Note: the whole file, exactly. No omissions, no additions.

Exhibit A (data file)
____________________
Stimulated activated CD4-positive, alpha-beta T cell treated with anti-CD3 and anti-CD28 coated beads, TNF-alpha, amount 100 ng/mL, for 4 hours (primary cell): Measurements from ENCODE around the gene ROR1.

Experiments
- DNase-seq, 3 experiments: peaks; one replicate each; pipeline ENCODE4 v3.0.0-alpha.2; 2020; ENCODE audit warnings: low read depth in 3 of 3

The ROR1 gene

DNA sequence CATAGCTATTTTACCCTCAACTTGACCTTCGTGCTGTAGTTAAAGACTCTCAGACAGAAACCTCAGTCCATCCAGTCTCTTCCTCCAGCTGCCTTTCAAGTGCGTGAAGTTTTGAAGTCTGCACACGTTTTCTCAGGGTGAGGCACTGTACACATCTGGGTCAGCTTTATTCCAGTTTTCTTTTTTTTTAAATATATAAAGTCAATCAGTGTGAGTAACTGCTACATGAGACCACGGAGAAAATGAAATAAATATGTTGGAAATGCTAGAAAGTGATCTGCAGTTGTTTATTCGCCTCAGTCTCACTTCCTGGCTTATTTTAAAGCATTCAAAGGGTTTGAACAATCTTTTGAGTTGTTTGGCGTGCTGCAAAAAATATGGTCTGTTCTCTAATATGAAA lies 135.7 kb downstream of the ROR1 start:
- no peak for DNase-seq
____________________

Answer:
Stimulated activated CD4-positive, alpha-beta T cell treated with anti-CD3 and anti-CD28 coated beads, TNF-alpha, amount 100 ng/mL, for 4 hours (primary cell): Measurements from ENCODE around the gene ROR1.

Experiments
- DNase-seq, 3 experiments: peaks; one replicate each; pipeline ENCODE4 v3.0.0-alpha.2; 2020; ENCODE audit warnings: low read depth in 3 of 3

The ROR1 gene

DNA sequence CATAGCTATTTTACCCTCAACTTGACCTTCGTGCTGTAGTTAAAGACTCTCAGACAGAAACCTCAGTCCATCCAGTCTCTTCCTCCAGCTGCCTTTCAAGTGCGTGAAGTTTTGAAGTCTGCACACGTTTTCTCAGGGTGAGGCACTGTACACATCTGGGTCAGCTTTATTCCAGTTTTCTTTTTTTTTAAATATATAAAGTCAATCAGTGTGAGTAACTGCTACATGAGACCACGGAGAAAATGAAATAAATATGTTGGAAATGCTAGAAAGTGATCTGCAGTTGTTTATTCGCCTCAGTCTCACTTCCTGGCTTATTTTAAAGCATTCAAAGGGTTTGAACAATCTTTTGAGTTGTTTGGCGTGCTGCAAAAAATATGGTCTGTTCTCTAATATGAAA lies 135.7 kb downstream of the ROR1 start:
- no peak for DNase-seq